In providing insight on this matter, the ECJ held that recital 146 clearly indicates that the concept of damage is to be given a broad interpretation, to ensure that the objectives of the GDPR are protected. Thus, choosing to limit the concept of damage to only instances where the damage relates to a certain degree of seriousness would be contrary to the wide interpretation of damage that the GDPR is intended to have. The ECJ further noted that having in place such a threshold would lead to undermining the harmonized rules that the GDPR intends to put in place, since the threshold of seriousness would be subject to a case-by-case assessment by the relevant court seized with the matter, rather than a uniform interpretation. This led to the ECJ to conclude that natural rules or practices which, in terms of non-material damage, create a condition that the damage must reach a certain degree of seriousness to be eligible for compensation are precluded under Article 82 of the GDPR.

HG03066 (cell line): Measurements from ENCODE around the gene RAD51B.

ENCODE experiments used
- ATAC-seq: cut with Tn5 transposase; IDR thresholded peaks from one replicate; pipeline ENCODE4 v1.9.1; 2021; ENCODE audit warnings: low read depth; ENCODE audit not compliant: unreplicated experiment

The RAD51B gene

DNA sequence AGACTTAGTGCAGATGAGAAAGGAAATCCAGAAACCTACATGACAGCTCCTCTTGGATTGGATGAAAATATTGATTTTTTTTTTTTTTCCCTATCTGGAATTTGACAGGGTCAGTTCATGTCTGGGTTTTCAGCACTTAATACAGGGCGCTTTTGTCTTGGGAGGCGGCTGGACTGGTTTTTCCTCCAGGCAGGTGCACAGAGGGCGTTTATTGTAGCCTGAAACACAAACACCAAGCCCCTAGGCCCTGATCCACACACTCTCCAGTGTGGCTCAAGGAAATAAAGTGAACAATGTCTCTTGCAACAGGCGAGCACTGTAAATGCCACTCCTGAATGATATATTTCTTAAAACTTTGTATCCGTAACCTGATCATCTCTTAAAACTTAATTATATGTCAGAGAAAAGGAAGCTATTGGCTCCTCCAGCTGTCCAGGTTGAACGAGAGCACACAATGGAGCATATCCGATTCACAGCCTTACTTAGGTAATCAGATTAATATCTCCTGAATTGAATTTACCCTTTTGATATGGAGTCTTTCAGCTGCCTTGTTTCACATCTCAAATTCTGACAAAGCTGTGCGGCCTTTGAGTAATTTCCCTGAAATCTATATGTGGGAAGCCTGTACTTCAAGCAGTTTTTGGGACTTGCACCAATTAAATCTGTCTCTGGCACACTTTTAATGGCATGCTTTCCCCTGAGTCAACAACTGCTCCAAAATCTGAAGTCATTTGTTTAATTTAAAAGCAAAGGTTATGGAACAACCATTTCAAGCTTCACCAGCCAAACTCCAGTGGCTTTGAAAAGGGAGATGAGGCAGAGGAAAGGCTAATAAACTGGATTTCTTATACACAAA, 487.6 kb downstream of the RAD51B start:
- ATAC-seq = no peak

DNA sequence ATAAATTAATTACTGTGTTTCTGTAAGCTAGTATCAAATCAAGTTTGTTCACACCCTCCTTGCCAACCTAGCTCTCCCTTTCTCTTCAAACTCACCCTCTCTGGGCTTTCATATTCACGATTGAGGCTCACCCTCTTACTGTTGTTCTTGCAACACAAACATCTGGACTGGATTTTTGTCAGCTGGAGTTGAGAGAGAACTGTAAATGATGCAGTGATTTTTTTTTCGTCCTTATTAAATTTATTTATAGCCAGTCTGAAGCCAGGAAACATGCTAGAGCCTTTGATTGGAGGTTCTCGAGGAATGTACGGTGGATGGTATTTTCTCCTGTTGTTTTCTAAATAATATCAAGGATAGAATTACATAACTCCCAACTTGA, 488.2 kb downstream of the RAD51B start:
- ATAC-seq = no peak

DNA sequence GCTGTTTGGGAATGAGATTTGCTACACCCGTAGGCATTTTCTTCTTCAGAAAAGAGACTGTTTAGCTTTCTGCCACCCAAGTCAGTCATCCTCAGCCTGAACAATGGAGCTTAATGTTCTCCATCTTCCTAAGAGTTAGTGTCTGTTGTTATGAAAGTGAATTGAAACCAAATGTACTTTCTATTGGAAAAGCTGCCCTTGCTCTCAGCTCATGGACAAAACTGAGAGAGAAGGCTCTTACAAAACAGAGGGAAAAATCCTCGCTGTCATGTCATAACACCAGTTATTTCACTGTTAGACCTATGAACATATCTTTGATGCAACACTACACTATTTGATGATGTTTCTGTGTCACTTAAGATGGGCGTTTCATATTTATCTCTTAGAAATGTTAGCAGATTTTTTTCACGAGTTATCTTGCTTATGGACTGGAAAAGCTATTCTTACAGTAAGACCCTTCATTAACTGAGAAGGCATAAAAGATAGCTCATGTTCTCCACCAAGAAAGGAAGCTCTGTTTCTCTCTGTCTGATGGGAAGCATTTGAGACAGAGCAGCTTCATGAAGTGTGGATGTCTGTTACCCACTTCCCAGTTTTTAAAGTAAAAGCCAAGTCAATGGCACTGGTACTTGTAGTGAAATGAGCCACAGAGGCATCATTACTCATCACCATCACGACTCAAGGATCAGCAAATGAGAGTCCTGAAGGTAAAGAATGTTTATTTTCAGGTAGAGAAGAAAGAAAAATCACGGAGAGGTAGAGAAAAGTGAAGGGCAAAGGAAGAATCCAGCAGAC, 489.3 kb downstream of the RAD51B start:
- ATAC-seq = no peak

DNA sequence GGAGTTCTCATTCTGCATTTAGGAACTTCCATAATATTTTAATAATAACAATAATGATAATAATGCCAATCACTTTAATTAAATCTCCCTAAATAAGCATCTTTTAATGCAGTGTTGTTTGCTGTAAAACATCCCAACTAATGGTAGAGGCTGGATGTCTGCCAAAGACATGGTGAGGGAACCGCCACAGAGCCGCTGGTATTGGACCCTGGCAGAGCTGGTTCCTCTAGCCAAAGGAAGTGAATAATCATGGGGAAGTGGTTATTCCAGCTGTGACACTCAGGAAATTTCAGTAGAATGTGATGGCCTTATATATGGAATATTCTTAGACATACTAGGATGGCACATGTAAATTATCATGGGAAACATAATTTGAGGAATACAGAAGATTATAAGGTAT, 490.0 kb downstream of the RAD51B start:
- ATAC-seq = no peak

Concluding Remarks

Although relatively lean, the Court’s decision will almost certainly have a pronounced impact on the nature and extent of compensation which Member State courts will in principle be able to award for data protection infringements.  On the one hand, the judgement makes it clear that mere infringement of the GDPR will not amount to a claim of damages, which going forward could potentially deter or stifle frivolous claims which allege a breach of the GDPR without being substantiated by any damages having actually been suffered.  On the other hand, by proclaiming that national rules limiting claims for damages subject to them reaching a ‘threshold of seriousness’ are invalid, the CJEU’s decision effectively impedes Member States from distinguishing between claims for compensation and their eligibility based on their perceived degree of seriousness. The existence of an infringement, damage suffered by the claimant, and a causal link between that damage and the infringement, are the conditions which need to be taken into account.

On a concluding note, given that the ECJ has held that rules governing assessment of the extent of the damages payable are to be determined by national law, there is, in the author’s opinion, a possibility that this could lead to diverging practices between Member State courts. This is however a matter which will need to be monitored over time.

This article was first published on The Malta Independent on 05/07/2023.